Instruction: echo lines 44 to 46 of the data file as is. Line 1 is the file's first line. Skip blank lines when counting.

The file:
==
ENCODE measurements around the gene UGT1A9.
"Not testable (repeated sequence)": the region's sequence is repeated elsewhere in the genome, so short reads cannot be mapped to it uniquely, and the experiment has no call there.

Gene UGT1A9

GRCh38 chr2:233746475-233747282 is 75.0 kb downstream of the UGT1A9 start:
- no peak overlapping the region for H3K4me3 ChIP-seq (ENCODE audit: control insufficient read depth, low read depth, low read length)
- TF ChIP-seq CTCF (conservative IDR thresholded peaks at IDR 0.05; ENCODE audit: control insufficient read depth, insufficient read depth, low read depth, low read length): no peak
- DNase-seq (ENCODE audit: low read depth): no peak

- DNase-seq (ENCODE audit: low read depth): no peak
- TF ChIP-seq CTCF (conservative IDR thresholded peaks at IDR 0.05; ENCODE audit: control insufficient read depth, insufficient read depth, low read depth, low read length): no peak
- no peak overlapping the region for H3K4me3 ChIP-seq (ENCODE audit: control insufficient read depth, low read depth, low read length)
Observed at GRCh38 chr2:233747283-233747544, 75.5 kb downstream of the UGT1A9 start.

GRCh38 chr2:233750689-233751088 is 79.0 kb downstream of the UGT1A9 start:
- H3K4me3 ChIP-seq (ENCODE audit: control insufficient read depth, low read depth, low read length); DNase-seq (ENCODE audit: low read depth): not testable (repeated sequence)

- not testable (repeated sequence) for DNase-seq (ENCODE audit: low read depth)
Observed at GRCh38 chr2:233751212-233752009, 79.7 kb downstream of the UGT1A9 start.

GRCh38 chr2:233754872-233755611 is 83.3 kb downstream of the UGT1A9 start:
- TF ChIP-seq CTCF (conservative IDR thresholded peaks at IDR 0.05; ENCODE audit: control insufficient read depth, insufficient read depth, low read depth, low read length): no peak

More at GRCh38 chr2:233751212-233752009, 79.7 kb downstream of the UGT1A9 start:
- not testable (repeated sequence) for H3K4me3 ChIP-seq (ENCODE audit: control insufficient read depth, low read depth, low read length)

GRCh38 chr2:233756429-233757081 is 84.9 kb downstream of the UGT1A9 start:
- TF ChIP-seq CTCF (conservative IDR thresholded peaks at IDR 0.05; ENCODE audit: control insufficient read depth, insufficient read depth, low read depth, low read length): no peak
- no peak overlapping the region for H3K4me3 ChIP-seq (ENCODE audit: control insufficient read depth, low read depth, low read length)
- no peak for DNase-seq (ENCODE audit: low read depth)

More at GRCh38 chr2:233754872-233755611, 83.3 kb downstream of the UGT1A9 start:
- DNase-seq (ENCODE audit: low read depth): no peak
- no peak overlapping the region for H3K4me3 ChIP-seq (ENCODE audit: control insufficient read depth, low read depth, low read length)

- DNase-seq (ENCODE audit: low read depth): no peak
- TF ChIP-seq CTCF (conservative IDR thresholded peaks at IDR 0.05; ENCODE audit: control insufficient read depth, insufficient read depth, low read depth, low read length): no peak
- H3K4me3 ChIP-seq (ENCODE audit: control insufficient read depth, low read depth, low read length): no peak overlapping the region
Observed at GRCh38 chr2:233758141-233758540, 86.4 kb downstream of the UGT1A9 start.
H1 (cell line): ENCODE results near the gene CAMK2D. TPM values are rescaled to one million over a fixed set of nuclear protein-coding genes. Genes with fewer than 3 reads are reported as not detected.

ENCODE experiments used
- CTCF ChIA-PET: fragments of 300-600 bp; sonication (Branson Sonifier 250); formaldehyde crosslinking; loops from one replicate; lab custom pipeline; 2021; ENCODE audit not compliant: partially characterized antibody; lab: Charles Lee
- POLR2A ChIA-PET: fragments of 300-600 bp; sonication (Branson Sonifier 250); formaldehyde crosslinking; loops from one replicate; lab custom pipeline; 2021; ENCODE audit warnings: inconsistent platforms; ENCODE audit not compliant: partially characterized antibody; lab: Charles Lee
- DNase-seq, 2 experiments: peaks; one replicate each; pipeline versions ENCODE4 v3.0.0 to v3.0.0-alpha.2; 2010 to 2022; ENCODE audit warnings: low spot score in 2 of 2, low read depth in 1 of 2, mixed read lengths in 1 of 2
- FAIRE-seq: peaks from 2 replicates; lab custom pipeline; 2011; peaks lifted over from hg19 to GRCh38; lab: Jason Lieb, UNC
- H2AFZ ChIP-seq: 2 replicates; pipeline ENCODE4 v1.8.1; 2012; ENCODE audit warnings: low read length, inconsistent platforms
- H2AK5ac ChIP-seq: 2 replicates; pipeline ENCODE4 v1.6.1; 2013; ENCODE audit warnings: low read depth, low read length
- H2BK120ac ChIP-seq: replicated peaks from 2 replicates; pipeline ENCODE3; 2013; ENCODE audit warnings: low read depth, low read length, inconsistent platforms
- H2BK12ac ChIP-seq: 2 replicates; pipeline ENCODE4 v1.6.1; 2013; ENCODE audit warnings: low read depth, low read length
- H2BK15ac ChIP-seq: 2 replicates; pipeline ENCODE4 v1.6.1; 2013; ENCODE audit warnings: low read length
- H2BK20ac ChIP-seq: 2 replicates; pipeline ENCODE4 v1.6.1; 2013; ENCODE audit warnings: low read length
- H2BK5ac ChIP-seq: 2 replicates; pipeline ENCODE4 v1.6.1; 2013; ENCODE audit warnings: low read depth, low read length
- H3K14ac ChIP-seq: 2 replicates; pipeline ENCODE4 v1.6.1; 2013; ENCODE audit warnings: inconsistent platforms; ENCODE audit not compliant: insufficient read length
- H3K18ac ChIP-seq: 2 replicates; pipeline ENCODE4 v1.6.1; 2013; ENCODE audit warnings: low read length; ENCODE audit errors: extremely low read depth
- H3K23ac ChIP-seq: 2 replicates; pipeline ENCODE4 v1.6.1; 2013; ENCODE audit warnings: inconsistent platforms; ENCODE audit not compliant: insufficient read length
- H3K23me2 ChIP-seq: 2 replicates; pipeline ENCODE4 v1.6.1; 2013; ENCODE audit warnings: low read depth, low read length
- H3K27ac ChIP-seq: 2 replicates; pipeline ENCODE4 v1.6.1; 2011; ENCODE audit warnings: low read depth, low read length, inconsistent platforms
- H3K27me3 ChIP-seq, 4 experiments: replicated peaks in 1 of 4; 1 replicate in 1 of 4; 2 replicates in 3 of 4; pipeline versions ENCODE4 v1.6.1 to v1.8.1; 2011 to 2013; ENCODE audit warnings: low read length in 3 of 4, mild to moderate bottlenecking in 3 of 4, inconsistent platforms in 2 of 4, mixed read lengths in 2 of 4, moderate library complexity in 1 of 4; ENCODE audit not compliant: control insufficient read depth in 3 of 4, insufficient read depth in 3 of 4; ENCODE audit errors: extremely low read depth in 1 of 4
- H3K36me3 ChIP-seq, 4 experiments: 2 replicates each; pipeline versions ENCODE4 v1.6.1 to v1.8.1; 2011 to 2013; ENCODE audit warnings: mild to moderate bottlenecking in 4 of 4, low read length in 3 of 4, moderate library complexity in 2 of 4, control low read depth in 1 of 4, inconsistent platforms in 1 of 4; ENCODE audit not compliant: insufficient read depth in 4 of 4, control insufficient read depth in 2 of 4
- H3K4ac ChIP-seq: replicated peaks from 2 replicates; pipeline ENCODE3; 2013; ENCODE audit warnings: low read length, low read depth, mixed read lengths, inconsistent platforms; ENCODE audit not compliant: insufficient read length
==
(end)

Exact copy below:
- H3K14ac ChIP-seq: 2 replicates; pipeline ENCODE4 v1.6.1; 2013; ENCODE audit warnings: inconsistent platforms; ENCODE audit not compliant: insufficient read length
- H3K18ac ChIP-seq: 2 replicates; pipeline ENCODE4 v1.6.1; 2013; ENCODE audit warnings: low read length; ENCODE audit errors: extremely low read depth
- H3K23ac ChIP-seq: 2 replicates; pipeline ENCODE4 v1.6.1; 2013; ENCODE audit warnings: inconsistent platforms; ENCODE audit not compliant: insufficient read length